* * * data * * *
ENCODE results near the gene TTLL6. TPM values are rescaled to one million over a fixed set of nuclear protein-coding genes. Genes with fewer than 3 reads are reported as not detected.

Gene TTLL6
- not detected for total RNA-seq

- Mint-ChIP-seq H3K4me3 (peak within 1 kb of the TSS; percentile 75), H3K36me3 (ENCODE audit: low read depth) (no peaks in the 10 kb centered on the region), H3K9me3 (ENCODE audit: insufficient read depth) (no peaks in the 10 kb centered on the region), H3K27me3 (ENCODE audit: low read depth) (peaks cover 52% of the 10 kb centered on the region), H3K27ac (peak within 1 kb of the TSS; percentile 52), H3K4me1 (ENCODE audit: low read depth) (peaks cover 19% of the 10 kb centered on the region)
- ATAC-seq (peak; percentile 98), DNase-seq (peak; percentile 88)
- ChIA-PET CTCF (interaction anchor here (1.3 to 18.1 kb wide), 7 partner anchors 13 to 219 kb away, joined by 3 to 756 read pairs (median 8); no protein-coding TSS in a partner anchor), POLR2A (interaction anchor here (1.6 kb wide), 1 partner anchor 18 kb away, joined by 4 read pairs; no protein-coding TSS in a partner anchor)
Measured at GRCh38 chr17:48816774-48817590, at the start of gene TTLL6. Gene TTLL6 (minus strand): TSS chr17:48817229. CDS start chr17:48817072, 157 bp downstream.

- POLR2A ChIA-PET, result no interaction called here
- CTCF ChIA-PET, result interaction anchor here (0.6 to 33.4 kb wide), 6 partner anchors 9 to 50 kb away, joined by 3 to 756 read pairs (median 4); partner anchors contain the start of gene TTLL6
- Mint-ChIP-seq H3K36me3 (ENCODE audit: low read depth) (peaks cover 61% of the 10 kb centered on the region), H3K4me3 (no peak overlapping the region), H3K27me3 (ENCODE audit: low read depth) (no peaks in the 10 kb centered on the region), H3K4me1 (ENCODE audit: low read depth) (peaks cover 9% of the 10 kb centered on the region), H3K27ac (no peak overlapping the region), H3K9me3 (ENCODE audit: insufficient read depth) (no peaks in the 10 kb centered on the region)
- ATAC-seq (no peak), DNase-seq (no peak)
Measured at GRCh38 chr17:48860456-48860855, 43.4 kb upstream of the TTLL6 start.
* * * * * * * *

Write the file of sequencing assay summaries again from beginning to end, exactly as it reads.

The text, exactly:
ENCODE results near the gene TTLL6. TPM values are rescaled to one million over a fixed set of nuclear protein-coding genes. Genes with fewer than 3 reads are reported as not detected.

Gene TTLL6
- not detected for total RNA-seq

- Mint-ChIP-seq H3K4me3 (peak within 1 kb of the TSS; percentile 75), H3K36me3 (ENCODE audit: low read depth) (no peaks in the 10 kb centered on the region), H3K9me3 (ENCODE audit: insufficient read depth) (no peaks in the 10 kb centered on the region), H3K27me3 (ENCODE audit: low read depth) (peaks cover 52% of the 10 kb centered on the region), H3K27ac (peak within 1 kb of the TSS; percentile 52), H3K4me1 (ENCODE audit: low read depth) (peaks cover 19% of the 10 kb centered on the region)
- ATAC-seq (peak; percentile 98), DNase-seq (peak; percentile 88)
- ChIA-PET CTCF (interaction anchor here (1.3 to 18.1 kb wide), 7 partner anchors 13 to 219 kb away, joined by 3 to 756 read pairs (median 8); no protein-coding TSS in a partner anchor), POLR2A (interaction anchor here (1.6 kb wide), 1 partner anchor 18 kb away, joined by 4 read pairs; no protein-coding TSS in a partner anchor)
Measured at GRCh38 chr17:48816774-48817590, at the start of gene TTLL6. Gene TTLL6 (minus strand): TSS chr17:48817229. CDS start chr17:48817072, 157 bp downstream.

- POLR2A ChIA-PET, result no interaction called here
- CTCF ChIA-PET, result interaction anchor here (0.6 to 33.4 kb wide), 6 partner anchors 9 to 50 kb away, joined by 3 to 756 read pairs (median 4); partner anchors contain the start of gene TTLL6
- Mint-ChIP-seq H3K36me3 (ENCODE audit: low read depth) (peaks cover 61% of the 10 kb centered on the region), H3K4me3 (no peak overlapping the region), H3K27me3 (ENCODE audit: low read depth) (no peaks in the 10 kb centered on the region), H3K4me1 (ENCODE audit: low read depth) (peaks cover 9% of the 10 kb centered on the region), H3K27ac (no peak overlapping the region), H3K9me3 (ENCODE audit: insufficient read depth) (no peaks in the 10 kb centered on the region)
- ATAC-seq (no peak), DNase-seq (no peak)
Measured at GRCh38 chr17:48860456-48860855, 43.4 kb upstream of the TTLL6 start.